By Bravanti

Diversity, equity, and inclusion (DE&I) is a large and growing focus area for many organizations. Each year, companies spend billions of dollars on DE&I initiatives that fail to drive results. Just take a look at some of the figures:  

  • Only 11% of Fortune 500 CEOs are ethnic minorities (source: MyLogIQ via The Wall Street Journal) 
  • Nearly half of American workers experienced harassment or discrimination in the past 12 months (source: Gallup) 
  • 78% of employees say their organizations lack diversity in leadership positions (source: Harvard Business Review) 
  • 57% of current employees want their employers to do more increase diversity (source: Glassdoor) 

Despite growing investment and priority, DE&I outcomes simply aren’t reflecting the expended effort. So, where are we going wrong with DE&I?  

There are two main challenges when it comes to getting DE&I initiatives right: First, most organizations are placing more emphasis on recruitment rather than retention and advancement. As seen in the statistics shared above, this translates into sparse numbers of POCs in senior roles. Failing to maintain a diverse pipeline at every level further perpetuates itself as minority employees lack mentors, role models, and even advocates, at increasingly senior roles. 

Which brings us to the second main challenge of getting DE&I initiatives right: Lack of meaningful commitment at the executive level. As evidenced by recent missteps and regrettable comments by high-profile executives, diversity programs are far more likely to miss the mark when commitment from senior leaders, especially from the CEO, is superficial or short-lived. Executive buy-in and personal investment in DE&I initiatives are basic requirements needed to build an effective, sustainable pipeline of diverse talent that does more than just check the box.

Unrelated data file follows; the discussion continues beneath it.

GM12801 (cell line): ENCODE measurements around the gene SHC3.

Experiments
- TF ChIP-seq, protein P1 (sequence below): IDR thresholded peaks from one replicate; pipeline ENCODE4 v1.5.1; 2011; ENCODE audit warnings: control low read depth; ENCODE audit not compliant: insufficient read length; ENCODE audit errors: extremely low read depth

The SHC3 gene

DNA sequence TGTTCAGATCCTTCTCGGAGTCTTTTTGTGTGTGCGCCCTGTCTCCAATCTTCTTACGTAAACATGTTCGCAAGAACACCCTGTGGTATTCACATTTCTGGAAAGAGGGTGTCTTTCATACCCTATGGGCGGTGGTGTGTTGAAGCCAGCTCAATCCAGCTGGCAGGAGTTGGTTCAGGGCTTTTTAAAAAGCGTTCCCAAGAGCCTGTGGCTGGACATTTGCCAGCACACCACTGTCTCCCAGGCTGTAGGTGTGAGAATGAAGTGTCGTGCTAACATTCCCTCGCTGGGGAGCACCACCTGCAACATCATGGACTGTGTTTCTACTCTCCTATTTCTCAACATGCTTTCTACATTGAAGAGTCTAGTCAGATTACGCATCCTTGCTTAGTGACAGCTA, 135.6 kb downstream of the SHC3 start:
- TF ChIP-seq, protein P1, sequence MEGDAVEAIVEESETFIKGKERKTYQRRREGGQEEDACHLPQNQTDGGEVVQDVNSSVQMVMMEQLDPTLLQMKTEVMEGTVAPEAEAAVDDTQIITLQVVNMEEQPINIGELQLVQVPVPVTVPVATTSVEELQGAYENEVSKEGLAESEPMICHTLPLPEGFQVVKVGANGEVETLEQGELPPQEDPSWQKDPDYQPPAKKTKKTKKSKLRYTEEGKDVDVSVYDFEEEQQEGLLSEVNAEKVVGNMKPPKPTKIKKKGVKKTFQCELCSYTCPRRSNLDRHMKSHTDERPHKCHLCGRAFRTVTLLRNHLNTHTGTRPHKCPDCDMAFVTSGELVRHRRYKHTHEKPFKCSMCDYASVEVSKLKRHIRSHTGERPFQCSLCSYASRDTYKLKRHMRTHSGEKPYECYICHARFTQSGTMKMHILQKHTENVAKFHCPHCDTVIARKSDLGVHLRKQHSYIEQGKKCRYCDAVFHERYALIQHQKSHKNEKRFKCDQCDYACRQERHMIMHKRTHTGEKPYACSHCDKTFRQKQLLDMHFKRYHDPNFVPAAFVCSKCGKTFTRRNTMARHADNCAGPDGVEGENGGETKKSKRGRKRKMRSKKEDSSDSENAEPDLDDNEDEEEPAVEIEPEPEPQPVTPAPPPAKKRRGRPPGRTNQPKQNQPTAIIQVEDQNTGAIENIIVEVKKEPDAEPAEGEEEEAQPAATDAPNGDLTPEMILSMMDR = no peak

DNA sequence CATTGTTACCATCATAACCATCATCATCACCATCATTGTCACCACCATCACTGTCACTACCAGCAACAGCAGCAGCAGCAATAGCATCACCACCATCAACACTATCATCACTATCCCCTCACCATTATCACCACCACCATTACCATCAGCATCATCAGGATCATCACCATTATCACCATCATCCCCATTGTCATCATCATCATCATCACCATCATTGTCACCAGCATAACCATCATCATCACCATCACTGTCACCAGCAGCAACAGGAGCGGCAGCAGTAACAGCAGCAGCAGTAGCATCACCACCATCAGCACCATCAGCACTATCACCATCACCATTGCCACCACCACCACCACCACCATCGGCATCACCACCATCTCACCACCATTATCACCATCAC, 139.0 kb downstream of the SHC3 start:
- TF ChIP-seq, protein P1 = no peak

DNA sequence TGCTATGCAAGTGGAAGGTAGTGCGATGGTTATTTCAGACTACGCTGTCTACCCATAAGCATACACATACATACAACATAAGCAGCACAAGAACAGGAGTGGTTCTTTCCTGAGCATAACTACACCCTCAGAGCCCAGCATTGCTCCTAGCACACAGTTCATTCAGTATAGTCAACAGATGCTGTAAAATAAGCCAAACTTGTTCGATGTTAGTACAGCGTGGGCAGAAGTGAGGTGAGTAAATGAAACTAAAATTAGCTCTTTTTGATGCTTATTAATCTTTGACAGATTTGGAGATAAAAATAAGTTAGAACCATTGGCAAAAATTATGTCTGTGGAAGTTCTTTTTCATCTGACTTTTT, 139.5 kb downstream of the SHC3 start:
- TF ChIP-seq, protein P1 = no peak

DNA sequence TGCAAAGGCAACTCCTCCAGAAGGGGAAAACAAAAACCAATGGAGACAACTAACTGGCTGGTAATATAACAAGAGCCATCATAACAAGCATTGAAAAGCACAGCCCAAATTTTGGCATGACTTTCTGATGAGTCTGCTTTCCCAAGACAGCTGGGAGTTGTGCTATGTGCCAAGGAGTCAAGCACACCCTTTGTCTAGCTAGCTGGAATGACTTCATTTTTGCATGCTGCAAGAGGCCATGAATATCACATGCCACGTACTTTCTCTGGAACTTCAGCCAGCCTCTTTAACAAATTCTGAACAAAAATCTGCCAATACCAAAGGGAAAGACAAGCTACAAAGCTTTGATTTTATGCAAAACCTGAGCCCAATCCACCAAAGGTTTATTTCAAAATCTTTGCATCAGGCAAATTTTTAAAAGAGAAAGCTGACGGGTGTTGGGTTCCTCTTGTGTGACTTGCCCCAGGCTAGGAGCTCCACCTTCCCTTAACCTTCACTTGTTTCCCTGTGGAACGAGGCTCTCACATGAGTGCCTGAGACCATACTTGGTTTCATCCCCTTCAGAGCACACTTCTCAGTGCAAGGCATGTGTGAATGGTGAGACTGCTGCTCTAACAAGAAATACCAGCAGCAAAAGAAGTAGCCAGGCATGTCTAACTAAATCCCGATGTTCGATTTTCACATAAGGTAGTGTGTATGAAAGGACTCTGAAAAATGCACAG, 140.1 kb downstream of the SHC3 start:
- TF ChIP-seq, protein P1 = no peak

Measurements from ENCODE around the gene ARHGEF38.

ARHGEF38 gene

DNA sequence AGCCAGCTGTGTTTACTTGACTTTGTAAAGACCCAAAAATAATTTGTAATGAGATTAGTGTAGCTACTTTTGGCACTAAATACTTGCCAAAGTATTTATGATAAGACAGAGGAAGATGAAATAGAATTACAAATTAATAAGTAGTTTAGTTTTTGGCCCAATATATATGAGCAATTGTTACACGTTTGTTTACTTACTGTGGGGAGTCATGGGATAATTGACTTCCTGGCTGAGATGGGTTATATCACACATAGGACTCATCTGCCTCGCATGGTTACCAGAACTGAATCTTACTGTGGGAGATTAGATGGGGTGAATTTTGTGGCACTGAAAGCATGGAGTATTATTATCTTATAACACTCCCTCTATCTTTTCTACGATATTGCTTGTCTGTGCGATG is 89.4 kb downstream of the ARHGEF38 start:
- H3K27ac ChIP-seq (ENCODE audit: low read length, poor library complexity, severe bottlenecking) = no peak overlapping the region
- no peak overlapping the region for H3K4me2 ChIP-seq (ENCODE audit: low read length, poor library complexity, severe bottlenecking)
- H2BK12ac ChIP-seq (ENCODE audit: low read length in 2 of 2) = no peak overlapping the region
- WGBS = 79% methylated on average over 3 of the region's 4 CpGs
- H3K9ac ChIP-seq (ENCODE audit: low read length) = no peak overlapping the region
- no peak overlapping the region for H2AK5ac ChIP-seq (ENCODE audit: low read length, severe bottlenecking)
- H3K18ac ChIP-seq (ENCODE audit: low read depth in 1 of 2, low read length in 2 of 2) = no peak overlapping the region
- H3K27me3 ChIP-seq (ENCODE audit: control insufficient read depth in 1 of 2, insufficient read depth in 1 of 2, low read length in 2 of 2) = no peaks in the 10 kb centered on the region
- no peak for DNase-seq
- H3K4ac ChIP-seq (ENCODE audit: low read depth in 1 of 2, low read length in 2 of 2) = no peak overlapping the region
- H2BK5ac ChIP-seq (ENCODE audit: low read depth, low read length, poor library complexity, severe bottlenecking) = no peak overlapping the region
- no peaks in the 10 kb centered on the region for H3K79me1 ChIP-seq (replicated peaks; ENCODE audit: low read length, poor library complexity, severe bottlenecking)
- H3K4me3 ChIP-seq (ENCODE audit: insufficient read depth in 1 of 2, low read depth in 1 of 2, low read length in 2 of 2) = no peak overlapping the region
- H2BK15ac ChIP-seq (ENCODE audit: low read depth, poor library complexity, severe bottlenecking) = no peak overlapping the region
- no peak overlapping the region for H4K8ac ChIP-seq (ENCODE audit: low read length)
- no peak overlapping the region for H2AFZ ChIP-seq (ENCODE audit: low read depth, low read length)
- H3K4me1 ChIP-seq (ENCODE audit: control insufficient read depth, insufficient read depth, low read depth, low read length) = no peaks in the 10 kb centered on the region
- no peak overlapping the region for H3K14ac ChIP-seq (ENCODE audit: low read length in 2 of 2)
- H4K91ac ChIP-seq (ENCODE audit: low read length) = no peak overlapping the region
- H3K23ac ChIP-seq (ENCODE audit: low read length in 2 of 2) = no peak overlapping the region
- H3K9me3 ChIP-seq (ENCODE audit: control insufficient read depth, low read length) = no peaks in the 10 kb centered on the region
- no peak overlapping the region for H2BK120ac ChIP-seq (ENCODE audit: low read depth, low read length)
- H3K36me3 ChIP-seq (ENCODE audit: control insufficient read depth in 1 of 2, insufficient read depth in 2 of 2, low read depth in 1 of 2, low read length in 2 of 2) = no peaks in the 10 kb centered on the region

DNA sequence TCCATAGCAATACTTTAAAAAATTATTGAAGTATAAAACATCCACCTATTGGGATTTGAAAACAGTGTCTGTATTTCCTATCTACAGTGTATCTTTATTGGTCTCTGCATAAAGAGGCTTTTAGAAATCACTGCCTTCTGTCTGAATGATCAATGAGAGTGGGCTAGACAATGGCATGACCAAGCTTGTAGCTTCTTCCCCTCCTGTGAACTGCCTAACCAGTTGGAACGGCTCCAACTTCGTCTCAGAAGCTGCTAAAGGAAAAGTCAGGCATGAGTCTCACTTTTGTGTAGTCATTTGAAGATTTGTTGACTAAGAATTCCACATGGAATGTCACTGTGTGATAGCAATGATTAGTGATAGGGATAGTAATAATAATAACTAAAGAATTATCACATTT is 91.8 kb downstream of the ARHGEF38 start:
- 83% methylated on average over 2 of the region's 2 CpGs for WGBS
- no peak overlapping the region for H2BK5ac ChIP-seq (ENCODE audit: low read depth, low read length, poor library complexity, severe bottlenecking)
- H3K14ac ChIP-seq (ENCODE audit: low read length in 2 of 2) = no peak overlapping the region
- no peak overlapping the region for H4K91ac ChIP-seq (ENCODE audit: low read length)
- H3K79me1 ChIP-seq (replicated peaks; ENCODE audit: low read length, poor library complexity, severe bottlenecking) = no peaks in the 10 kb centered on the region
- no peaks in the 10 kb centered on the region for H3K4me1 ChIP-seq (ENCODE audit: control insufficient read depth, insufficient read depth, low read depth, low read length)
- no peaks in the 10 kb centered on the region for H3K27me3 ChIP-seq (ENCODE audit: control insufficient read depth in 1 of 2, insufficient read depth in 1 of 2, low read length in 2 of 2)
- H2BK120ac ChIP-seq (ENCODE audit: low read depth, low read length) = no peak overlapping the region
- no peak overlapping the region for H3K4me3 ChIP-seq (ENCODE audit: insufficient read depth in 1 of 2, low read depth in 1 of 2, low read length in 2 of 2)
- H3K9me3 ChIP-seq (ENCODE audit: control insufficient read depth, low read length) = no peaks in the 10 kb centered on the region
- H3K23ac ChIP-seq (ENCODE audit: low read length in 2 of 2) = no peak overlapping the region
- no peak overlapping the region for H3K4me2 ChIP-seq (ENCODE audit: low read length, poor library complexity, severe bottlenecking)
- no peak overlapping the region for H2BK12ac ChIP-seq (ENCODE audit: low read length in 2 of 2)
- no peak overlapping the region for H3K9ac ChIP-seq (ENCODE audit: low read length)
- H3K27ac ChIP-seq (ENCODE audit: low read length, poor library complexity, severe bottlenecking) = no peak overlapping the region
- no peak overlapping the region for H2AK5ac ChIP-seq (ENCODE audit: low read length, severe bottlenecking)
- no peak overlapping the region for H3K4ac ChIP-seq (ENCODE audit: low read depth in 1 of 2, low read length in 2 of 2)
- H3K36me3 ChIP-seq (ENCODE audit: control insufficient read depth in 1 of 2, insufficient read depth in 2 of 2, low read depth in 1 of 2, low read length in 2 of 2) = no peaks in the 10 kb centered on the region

These challenges, among several others, are the reason we use a push/pull method here at BPI group. This method involves working with leadership to develop systems that “pull” top-tier talent from diverse, mid-management groups while simultaneously “pushing” from those same groups by equipping individuals with key leadership skills and training them how to navigate the company. This methodology provides for a systemic approach to understanding and addressing equity from a holistic perspective.  

The push/pull approach is both time-tested and sustainable. For example, we implemented this methodology within the largest business unit at a global professional services firm in 2014. The CEO of this business unit sought to stop the attrition of diverse talent in mid-level positions and to create a more cohesive and inclusive culture among the leadership.  

To achieve this goal, we created an initiative that would ensure “pull” from the dominant leadership group by assigning them as advisors to the cohort, and “push” from diverse groups in mid-level positions by training individuals on key leadership skills. Over the course of two days, our team ran a series of skills workshops, small-group breakouts, and executive coaching sessions to introduce a sustainable DE&I system that our client continues to use to this day, six years later. 

It’s important to note that employers have come a long way in creating more diverse, equitable, and inclusive workplaces but there’s still a long road ahead of us. Until talent pipelines prioritize and measure minority representation at every level, DE&I initiatives will continue to miss the mark. With a solid strategy, executive buy-in, and meaningful success metrics, you can build a strong, sustainable pipeline of diverse leaders. 

Learn more about our Diversity, Equity, & Inclusion solutions.